Unfortunately, Mao’s policies “only brought social upheaval and violence, economic disaster, devastation, suffering, and death.”

Faria juxtaposes the former Chinese communist government with the current government. President Xi Jinping is slicker and craftier than Mao, but his goals remain much the same, i.e., domination of all who fall into his orbit.

Because of its historical significance, this book will find an audience. But will the modernists of our generation learn from the past? That, to me is the critical question. If anyone has seen the true face of communism, it is Dr. Miguel A. Faria. He and his father barely escaped Fidel Castro’s Cuba. He arrived in America and became a neurosurgeon. He has dedicated a vast portion of his life fighting to retain the freedoms we have in this country.

Book Review by Robert A. Waters

Robert A. Waters is the author of the national best-seller The Best Defense: True Stories of Intended Victims Who Defended Themselves With A Firearm (1998) as well as five true crime books, including Guns Save Lives (2002) and Guns and Self-Defense (2019). Visit his popular blog, Kidnapping, Murder and Mayhem, on the internet at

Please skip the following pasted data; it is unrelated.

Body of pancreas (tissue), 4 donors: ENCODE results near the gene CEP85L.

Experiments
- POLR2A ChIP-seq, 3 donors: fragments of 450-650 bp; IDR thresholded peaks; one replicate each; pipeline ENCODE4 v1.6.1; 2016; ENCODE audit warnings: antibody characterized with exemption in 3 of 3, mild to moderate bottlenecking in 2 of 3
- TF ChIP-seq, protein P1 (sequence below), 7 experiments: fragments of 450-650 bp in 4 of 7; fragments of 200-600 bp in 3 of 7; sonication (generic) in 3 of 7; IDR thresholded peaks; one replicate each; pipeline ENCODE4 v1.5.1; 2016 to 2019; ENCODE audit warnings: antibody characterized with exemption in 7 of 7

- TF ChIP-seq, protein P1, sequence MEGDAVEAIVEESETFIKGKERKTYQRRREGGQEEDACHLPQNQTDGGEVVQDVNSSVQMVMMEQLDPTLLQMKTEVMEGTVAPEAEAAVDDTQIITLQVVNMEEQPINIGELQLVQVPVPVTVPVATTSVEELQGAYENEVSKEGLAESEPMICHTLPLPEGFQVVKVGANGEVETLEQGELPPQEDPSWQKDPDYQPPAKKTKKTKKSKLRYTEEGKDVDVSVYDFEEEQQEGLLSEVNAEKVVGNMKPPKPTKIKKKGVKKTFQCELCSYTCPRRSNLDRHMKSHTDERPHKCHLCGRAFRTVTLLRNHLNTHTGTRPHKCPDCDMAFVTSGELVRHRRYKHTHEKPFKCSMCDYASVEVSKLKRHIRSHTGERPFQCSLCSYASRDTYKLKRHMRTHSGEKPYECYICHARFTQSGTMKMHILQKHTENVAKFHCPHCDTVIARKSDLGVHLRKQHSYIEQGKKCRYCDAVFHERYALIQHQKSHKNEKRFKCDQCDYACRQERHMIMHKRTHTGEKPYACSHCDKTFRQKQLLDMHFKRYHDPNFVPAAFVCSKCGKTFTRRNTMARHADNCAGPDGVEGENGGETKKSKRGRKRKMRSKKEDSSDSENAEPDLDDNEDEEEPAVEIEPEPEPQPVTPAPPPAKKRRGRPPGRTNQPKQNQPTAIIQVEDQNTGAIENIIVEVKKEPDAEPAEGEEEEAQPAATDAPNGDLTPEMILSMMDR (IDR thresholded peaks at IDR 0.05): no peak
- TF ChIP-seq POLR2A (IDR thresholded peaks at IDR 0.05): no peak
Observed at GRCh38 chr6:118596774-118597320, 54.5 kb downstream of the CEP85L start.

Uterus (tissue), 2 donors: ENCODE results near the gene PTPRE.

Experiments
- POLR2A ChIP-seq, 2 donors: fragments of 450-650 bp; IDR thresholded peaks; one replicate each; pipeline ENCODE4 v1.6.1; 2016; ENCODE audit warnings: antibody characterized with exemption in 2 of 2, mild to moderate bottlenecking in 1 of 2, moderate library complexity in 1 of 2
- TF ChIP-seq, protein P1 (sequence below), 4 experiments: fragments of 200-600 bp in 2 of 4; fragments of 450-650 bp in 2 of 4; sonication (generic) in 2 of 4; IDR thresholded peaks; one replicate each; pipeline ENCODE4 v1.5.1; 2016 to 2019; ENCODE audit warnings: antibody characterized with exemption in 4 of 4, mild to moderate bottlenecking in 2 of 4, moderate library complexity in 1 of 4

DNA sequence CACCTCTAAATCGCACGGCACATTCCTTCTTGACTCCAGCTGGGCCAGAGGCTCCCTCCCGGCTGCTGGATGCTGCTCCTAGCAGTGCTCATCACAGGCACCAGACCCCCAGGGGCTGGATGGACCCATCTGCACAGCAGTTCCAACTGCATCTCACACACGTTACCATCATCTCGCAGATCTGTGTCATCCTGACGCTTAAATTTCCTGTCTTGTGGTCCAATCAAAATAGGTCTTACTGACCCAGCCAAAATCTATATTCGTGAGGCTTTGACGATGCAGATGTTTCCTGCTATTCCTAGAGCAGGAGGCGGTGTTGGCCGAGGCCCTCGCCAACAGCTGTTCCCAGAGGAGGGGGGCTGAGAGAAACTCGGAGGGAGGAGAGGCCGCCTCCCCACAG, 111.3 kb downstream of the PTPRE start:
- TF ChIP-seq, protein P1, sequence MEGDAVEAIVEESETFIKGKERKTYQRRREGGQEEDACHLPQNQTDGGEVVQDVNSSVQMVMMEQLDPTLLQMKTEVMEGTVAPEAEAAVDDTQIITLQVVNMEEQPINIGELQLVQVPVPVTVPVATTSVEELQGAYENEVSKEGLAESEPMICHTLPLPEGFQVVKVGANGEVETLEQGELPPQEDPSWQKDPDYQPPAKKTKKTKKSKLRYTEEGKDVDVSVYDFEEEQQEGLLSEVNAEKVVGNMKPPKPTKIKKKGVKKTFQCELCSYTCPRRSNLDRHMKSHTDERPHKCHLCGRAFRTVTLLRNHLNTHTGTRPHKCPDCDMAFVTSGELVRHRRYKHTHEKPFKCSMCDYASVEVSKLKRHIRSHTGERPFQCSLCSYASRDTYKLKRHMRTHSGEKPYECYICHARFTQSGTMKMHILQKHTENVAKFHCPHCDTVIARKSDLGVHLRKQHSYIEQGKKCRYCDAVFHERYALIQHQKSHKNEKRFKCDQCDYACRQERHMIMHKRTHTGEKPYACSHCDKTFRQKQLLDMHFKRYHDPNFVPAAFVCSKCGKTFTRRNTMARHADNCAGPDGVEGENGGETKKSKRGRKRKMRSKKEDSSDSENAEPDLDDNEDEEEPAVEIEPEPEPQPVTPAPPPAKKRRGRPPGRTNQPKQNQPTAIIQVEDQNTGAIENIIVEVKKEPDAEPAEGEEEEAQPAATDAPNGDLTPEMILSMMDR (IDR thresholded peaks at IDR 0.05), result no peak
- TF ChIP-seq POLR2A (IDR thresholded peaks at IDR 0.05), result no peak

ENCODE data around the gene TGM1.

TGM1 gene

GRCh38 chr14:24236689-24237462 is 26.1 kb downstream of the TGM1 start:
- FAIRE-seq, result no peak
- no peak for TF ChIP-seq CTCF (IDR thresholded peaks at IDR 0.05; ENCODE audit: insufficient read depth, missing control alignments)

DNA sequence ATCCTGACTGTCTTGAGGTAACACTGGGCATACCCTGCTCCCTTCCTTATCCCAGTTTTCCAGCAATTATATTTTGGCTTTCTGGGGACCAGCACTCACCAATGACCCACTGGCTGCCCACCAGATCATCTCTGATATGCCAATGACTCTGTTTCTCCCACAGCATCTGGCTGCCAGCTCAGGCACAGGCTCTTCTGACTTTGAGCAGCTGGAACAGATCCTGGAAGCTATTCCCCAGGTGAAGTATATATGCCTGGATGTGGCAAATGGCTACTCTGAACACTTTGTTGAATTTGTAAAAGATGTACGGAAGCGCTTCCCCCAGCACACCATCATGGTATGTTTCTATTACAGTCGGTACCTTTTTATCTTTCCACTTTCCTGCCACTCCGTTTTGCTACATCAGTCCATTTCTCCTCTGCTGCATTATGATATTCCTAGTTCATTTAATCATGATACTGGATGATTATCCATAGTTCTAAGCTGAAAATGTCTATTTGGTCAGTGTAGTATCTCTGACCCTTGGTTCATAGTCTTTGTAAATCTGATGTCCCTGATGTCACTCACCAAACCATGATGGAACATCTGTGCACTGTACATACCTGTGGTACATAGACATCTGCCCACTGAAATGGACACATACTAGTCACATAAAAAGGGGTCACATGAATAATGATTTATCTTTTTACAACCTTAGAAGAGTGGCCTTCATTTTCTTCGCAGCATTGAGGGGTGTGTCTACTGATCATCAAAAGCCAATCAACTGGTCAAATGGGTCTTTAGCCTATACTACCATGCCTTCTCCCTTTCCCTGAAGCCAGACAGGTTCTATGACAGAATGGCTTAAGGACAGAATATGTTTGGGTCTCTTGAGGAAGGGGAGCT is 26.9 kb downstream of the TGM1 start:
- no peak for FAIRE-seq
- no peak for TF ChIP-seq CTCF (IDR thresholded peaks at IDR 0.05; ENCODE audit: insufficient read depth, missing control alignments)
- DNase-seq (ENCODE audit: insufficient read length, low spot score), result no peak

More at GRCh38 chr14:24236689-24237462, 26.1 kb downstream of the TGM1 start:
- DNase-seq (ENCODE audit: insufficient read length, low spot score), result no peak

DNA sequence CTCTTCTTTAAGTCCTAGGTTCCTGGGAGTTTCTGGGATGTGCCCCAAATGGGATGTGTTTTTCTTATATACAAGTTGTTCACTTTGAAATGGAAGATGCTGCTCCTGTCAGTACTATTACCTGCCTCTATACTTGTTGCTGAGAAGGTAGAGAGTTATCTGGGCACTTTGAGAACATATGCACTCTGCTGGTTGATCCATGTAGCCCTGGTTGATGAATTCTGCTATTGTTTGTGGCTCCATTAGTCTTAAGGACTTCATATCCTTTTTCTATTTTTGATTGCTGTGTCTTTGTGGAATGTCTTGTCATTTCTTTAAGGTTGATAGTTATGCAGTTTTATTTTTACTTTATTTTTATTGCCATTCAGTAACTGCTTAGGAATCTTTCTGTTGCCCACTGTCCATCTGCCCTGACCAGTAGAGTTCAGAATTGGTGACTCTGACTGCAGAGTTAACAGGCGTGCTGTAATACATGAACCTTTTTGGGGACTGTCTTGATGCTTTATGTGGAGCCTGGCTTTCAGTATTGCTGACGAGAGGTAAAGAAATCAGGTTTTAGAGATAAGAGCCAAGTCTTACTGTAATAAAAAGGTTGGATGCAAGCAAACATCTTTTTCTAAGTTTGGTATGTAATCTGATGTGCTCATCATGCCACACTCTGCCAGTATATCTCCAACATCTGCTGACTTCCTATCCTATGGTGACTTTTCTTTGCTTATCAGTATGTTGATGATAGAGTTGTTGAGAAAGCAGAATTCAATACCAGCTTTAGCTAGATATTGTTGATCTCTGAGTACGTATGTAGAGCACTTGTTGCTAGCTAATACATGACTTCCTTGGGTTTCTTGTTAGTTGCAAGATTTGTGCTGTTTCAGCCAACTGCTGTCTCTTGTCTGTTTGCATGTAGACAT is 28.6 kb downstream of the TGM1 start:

This book review originally appeared on Mr. Waters’ blog, Kidnapping, Murder, and Mayhem, and is posted here with permission for the enjoyment of our readers at

Stalin, Mao, Communism, and their 21st-Century Aftermath in Russia and China (January 2024) by Dr. Miguel A. Faria was published by Cambridge Scholars Publishing in Newcastle upon Tyne, United Kingdom. You can order the book from Lauren Blackwell, Admin Assistant, Cambridge Scholars Publishing. It is a beautiful hardback book and for a 25% discount, enter code PROMO25 to redeem or ask for it when you email Lauren at

Share This Story:

Scroll to Top